Tidwells attitude of lets work together makes aconsultants job much easier. As Tidwell and Davis took me through eachprocess and discussed openly with me the different areas of concern, I began torealize that this was a group of dedicated, team-oriented people. As the visitprogressed there was opportunity to speak with the central service staff,operating room (OR) nurses and the surgical technologist. Each area of expertiseseemed to express the same team concept in word and in deed.

At the end of the first day I realized that this hospital wasawesome. The job of addressing their issues would be much easier because oftheir obvious support of one another as they embarked upon caring for theirpatients each day. I realized this hospital indeed was the best-kept secret inthe South as I pored over the processes that NMMC wanted me to look at: prep andpack; instrument usage, damage and loss; communication development between ORand CS; staff education; and record-keeping for CS.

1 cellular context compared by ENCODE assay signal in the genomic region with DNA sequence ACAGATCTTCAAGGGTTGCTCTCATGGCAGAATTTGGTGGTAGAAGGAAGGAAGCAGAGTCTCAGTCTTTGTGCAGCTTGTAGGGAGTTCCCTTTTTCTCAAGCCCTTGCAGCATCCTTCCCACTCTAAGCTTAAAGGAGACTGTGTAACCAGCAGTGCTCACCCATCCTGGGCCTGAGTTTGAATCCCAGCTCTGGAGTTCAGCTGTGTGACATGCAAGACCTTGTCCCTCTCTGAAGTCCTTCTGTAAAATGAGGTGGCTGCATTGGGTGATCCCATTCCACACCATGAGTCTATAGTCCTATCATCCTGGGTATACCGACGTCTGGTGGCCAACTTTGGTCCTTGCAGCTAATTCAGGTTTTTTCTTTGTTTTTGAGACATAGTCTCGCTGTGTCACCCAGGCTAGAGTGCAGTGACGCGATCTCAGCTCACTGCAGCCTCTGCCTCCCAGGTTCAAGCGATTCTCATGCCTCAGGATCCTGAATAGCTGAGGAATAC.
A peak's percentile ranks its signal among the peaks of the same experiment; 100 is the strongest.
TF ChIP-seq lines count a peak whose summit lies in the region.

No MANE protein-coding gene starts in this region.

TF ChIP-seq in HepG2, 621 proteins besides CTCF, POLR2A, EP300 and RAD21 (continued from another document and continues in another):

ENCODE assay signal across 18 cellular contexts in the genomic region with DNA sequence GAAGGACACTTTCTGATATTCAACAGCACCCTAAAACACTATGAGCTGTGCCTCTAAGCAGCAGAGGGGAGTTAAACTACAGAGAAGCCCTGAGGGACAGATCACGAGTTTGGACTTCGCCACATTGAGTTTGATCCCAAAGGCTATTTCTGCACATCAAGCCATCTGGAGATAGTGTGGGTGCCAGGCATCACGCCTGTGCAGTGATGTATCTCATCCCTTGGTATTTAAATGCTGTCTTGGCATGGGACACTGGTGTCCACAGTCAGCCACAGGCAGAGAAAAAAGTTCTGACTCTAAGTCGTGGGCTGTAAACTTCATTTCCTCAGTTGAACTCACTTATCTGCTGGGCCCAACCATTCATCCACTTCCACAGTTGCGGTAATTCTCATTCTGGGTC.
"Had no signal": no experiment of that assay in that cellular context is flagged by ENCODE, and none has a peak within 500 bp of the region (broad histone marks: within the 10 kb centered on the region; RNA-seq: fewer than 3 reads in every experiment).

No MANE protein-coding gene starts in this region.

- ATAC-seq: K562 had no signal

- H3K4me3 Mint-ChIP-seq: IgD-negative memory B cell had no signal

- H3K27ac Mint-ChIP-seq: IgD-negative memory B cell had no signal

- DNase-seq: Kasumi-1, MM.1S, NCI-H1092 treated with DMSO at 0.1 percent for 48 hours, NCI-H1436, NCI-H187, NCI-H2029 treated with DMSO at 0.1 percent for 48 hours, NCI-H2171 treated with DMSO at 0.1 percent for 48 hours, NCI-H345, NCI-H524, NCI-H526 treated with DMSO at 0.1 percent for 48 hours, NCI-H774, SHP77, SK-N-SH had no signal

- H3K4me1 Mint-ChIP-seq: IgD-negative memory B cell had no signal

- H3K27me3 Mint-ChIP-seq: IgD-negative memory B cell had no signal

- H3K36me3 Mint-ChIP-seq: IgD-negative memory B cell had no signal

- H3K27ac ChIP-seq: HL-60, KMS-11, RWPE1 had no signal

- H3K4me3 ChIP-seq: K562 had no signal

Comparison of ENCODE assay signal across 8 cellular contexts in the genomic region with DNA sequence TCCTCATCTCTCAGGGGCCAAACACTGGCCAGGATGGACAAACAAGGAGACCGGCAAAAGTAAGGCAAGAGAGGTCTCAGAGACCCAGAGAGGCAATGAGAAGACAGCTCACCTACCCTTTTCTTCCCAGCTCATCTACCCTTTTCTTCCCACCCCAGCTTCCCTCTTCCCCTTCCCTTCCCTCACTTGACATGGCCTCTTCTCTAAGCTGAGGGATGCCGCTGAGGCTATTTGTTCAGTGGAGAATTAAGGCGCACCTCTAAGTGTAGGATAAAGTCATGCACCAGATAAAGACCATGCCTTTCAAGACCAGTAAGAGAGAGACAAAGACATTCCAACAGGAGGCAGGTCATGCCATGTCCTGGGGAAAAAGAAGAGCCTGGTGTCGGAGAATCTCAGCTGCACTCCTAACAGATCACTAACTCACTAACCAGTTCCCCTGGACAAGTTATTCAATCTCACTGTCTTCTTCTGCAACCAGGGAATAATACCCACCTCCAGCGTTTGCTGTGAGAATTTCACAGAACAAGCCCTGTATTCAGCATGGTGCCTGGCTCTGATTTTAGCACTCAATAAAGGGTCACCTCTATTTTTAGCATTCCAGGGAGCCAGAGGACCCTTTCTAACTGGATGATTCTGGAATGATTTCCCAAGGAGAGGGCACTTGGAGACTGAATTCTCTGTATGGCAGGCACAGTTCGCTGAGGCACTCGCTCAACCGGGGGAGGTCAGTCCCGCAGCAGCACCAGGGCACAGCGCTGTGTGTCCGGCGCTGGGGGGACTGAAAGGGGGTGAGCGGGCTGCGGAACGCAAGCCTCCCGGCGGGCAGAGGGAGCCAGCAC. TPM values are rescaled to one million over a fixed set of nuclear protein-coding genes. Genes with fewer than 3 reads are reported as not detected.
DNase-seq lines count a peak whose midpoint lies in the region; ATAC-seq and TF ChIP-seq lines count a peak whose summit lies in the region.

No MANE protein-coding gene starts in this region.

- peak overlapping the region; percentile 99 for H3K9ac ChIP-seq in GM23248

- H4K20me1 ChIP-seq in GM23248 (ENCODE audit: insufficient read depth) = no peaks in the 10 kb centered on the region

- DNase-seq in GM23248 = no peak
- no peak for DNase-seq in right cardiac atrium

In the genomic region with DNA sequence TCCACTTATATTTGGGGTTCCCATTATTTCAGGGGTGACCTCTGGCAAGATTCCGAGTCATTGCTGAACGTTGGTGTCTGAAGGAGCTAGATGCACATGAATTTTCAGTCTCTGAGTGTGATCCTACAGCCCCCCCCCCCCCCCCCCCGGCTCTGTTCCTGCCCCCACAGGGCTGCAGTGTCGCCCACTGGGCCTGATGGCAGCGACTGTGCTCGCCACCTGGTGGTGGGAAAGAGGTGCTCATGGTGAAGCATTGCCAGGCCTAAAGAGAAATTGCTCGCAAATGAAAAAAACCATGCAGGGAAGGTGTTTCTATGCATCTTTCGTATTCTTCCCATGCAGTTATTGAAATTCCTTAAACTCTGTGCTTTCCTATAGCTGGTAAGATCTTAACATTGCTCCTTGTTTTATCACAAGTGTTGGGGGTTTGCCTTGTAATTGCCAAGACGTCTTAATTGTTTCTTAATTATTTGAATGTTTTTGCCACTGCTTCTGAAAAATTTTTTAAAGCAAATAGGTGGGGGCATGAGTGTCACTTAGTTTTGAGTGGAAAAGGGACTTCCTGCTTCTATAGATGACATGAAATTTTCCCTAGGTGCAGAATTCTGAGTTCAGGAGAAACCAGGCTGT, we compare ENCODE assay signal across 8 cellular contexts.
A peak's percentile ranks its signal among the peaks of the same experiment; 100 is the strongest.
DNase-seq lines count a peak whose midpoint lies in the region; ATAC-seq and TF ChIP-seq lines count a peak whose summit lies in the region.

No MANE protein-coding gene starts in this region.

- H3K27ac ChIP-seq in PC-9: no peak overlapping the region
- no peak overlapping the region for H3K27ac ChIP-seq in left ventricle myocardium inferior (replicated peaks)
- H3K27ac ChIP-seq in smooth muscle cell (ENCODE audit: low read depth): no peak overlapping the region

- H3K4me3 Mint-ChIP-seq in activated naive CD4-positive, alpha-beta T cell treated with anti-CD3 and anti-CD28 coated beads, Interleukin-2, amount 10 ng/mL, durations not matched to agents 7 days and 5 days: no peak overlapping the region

The organization of departments was impeccable; this includedtwo areas that were off-site but supported by this very large hospital. Prep andpack had a tremendous tracking system in place which allowed for a complete viewof the daily workings in CS, on-site and off-site. The infection controlconcepts that were implemented daily seemed effortless to this CS staff. It wasclear they were looking for a way to increase their level of patient care ratherthan trying to get to a basic standard. This was a family working together for acommon goal patient safety.